Marin IJ

Ross Valley flood control measure criticized as unfair, illegal

Richard Halstead
Marin Independent Journal
Article Launched:04/07/2007 11:22:13 PM PDT

Backers of a new charge to control flooding in the Ross Valley are calling it a fee - but critics insist it's really a tax.

More than semantics is involved, because if the charge were a tax, it would require approval by two-thirds of affected voters. As a fee, however, it can be passed by a simple majority.

Tax, fee or charge, the average Ross Valley area property bill will be about $125 a year for 20 years.

The program will raise about $40 million for flood control over two decades. The revenue would make the district eligible for millions more in state grants.

About 1,200 homes and 200 businesses were damaged by the flooding that occurred across much of Marin in the early morning of Dec. 31, 2005, with downtown San Anselmo expecially hard hit. It wasn't the first time the Ross Valley had been inundated. The Corte Madera Creek Basin has flooded 14 times over the past 50 years.

So far, the proposed "fee" has elicited a trickle of protest from those who will pay it. As of Friday, 30 residents had filed letters with the Board of Supervisors decrying the latest threat to their wallets. A public meeting has been scheduled for May 1 to solicit additional comment.

Residents in Fairfax, Green-brae, Kentfield, Larkspur, Ross and San Anselmo would be affected, and if more than half of the 15,000 property owners object by May 1, the tax idea will be dropped.

Otherwise, ballots will be mailed out, and the tax will be approved if a simple majority of the property owners who vote approve it. Voters will have 45 days to return their ballots to the clerk of the Board of Supervisors.

Several people expressed doubt that the drainage fee was legal under Proposition 13 and Proposition 218, which placed strict requirements on how local governments can raise taxes. Proposition 13, overwhelmingly approved by voters in 1978, requires two-thirds support to raise taxes. Proposition 218, which followed in 1996, tightened loopholes after local jurisdictions began using assessments and fee increases to make up for revenue lost due to Proposition 13.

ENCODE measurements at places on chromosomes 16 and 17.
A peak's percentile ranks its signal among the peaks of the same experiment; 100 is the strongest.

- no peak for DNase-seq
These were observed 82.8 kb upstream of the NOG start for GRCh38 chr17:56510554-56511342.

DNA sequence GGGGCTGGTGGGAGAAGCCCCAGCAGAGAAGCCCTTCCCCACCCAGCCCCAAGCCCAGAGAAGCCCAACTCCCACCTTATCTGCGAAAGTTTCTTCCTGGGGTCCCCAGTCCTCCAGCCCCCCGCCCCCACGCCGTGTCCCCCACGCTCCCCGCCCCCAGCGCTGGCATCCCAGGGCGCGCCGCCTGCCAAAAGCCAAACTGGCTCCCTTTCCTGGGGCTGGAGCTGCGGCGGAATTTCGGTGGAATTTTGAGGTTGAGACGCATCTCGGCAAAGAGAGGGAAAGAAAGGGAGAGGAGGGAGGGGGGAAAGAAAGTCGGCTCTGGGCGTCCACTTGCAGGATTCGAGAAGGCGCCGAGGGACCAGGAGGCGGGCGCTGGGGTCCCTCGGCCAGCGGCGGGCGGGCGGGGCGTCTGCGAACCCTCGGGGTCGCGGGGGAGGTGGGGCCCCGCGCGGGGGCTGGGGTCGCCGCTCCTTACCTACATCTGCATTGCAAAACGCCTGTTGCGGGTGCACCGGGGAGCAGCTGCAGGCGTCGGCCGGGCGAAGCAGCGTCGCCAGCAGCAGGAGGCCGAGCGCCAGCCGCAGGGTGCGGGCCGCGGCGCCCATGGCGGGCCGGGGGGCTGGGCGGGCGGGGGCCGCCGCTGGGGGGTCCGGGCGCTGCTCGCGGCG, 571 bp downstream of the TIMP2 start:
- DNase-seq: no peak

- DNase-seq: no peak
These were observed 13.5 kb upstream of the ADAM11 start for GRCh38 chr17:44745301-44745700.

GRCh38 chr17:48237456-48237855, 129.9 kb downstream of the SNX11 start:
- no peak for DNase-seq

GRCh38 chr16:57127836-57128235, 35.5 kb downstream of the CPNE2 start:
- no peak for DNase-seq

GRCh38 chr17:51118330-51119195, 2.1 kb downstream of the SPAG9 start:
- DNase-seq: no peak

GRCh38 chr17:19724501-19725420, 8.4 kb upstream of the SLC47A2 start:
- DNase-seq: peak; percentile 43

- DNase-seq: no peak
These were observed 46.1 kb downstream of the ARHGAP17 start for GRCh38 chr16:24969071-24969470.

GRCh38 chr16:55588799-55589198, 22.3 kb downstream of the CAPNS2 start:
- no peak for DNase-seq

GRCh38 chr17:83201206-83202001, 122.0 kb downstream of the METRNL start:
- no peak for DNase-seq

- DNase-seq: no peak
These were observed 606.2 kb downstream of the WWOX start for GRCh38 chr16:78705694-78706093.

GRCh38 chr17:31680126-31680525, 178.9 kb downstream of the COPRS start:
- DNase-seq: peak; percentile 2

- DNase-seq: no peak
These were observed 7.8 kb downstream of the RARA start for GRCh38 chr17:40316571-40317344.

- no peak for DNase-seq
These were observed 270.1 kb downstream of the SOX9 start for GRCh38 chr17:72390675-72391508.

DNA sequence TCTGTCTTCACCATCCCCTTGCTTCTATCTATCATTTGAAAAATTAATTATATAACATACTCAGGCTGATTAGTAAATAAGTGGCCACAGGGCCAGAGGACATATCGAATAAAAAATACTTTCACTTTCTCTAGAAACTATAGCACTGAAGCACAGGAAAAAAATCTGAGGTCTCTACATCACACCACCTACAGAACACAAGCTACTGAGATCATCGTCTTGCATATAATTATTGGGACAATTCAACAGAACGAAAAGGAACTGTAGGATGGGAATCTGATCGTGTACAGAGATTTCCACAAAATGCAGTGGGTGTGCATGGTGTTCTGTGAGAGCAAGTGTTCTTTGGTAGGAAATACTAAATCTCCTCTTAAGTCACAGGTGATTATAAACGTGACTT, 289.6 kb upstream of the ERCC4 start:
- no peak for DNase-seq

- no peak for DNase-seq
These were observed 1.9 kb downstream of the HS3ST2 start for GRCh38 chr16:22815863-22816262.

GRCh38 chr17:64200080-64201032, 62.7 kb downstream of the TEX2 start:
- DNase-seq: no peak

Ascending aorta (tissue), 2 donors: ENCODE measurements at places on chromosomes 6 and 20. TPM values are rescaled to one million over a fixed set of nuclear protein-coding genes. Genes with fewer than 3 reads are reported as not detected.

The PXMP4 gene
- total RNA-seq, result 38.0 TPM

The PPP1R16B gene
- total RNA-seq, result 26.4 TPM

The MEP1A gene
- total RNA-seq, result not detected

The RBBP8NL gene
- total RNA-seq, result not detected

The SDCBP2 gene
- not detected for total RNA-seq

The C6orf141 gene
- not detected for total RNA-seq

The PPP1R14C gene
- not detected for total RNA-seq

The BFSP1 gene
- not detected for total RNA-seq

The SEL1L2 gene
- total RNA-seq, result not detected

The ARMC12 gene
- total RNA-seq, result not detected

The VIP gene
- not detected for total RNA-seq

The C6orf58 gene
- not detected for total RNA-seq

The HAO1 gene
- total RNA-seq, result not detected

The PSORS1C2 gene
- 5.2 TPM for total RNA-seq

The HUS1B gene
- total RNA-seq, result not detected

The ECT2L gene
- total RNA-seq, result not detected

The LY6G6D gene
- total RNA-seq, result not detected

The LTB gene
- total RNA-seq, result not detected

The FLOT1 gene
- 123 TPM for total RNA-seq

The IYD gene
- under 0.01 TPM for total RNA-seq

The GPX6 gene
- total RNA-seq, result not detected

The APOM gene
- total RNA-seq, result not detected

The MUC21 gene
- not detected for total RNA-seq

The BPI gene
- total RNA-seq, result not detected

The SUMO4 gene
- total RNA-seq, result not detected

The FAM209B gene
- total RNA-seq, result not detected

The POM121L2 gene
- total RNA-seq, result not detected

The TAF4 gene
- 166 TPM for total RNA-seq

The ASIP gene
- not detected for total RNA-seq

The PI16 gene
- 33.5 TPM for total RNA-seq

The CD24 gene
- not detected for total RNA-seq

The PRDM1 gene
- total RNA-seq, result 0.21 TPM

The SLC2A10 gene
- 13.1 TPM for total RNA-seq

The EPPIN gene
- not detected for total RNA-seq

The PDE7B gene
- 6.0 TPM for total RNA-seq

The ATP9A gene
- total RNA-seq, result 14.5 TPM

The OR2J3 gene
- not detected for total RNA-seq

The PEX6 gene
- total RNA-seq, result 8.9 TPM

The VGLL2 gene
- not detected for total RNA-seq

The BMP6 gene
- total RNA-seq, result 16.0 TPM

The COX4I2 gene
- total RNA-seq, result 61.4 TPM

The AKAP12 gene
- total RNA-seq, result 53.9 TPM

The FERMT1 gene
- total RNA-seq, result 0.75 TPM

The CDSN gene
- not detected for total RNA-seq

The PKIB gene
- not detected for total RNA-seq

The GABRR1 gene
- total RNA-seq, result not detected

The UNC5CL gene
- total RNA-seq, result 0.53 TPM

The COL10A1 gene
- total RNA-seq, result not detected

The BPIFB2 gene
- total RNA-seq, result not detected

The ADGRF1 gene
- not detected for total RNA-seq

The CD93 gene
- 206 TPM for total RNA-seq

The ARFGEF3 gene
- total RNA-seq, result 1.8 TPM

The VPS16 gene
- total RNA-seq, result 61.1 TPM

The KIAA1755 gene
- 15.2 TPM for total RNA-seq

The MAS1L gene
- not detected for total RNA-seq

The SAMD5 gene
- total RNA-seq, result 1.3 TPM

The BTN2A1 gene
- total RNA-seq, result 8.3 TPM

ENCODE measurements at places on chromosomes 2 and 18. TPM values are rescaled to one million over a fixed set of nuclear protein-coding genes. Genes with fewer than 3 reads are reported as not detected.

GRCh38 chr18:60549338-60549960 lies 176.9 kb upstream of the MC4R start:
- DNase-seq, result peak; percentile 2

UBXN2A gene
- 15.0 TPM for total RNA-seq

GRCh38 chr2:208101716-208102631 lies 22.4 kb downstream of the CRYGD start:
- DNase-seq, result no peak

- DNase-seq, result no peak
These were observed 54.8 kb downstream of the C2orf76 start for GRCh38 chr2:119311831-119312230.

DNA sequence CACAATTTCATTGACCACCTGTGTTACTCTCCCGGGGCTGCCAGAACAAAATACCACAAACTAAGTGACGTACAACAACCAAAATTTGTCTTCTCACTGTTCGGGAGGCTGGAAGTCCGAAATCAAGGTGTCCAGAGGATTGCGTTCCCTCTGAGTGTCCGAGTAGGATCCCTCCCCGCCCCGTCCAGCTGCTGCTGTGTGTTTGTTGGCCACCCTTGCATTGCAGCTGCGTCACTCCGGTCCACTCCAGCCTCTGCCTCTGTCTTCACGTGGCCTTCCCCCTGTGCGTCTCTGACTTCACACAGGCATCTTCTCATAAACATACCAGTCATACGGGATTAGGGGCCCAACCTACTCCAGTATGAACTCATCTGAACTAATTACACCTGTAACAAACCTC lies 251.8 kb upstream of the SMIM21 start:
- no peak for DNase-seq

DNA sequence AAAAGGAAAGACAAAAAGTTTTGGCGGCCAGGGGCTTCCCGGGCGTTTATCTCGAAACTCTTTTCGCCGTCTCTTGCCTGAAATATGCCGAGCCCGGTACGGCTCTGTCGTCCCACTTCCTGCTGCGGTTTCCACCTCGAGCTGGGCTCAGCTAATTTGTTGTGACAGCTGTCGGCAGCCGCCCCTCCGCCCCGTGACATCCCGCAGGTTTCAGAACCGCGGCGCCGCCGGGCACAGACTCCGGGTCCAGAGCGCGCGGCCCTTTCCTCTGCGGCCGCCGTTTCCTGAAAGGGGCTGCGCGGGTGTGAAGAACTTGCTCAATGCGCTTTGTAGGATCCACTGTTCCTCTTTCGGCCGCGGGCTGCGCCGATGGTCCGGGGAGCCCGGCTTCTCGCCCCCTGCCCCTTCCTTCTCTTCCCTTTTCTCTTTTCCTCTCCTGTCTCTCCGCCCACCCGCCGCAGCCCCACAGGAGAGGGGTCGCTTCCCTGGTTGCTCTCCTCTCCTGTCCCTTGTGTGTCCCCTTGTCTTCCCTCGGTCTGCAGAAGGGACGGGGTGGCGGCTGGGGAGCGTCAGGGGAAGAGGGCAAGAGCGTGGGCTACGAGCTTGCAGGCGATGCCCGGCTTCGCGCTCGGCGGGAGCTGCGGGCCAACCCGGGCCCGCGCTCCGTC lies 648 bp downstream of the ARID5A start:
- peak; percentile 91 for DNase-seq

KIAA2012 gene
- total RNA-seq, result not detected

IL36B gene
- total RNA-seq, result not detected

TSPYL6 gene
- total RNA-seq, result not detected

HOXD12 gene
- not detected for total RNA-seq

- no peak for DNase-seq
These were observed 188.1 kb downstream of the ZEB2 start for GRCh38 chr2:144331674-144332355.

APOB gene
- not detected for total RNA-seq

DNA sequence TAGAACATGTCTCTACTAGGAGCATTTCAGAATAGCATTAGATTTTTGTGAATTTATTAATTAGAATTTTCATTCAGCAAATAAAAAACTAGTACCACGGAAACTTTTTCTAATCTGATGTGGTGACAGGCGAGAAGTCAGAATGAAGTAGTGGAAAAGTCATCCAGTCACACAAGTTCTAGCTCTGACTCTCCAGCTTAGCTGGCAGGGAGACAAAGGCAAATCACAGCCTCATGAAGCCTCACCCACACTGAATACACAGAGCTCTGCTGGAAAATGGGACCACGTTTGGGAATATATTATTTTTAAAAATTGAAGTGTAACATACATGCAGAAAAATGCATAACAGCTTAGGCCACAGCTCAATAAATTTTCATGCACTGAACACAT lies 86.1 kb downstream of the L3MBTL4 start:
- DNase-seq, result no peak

"A tax is a tax, and it is shameful that the 'storm drainage fee' be considered anything other than a tax," wrote Gerald and Nancy Kelleher of San Anselmo.

Frank Berto of San Anselmo seconded that notion.

"A fee implies that the payer receives some service or benefit. Our property will receive no benefit from this tax," Berto wrote. "We suffered no flood damage in the flood of 2006 nor in the much more severe flood of 1982."

Timothy Bittle, an attorney with the Howard Jarvis Taxpayers Association in Sacramento, said his association has sued several municipalities that enacted storm drainage fees without conducting an election. In those cases, "We have contended that they are special taxes and need a two-thirds vote," Bittle said.

Fees are generally defined in the law as payment for a service that a property owner requests, Bittle said.

"Theoretically, you subscribe to water, you subscribe to sewer. You ask to be connected and turned on," Bittle said. "The same thing with garbage collection.